I'm talking about the number of people who even have a 3G tariff. People have posted various reports about European 3G usage. European mobile phone usage is nearly 100%, of that number only about 34% of mobile phone users pay for a 3G tariff.

Quote:
Not sure I buy this. Can you post a link to this and how they arrived at this? I would be willing to bet that 3G phones are using as much data as EDGE networks. By the way, 3G settings are automatically input into the phone where as EDGE has to be manually entered or sent via the operator.

Apple's iPhone is driving "unheard of levels of mobile Internet usage," an O2 executive said Monday.

Matthew Key, who becomes chief executive of O2 Europe next month, told the Financial Times that 60 per cent of the company's iPhone customers in the UK were sending or receiving more than 25 megabytes of data a month, the equivalent of 7,500 e-mails without attachments or 25 YouTube videos. By comparison, less than 2 per cent of O2's other UK customers on monthly payment contracts use more than 25MB a month.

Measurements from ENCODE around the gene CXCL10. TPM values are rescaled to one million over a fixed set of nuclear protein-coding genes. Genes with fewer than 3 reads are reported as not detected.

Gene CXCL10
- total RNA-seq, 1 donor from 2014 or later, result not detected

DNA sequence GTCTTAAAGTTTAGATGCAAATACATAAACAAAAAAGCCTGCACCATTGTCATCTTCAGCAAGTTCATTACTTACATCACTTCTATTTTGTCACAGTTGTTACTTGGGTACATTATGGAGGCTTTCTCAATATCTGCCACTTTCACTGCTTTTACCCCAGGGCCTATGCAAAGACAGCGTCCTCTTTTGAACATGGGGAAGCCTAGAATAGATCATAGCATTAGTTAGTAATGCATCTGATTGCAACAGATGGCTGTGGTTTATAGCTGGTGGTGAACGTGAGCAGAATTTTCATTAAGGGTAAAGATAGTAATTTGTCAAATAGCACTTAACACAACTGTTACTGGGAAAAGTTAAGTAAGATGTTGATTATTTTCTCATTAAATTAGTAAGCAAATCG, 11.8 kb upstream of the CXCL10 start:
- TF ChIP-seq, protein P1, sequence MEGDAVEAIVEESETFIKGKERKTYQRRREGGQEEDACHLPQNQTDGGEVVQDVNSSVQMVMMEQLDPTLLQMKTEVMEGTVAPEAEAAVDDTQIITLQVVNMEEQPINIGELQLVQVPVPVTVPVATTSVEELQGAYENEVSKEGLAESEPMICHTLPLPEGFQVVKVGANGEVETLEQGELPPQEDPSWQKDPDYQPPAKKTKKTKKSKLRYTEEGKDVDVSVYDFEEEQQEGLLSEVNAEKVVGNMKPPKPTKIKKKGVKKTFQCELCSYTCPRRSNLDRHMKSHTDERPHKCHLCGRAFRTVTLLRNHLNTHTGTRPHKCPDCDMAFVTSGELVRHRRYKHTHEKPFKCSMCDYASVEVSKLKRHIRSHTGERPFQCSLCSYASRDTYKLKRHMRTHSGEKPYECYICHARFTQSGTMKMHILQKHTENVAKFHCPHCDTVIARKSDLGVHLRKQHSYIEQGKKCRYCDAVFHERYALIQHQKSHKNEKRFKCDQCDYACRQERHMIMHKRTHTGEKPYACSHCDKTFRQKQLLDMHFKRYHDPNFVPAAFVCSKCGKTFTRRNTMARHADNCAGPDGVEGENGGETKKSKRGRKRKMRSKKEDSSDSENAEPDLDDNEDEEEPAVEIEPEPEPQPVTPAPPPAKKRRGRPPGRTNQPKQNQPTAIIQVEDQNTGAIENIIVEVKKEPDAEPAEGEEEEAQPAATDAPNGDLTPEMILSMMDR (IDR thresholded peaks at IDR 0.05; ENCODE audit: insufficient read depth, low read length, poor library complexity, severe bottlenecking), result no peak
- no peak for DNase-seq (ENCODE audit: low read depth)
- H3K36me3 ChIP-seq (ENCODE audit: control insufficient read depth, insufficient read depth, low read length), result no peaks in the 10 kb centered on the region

However, the O2 research found that customers who have Nokia's N95, the Finnish handset maker's nearest equivalent to the iPhone, which runs on 3G networks, access markedly less data compared with those using the Apple device.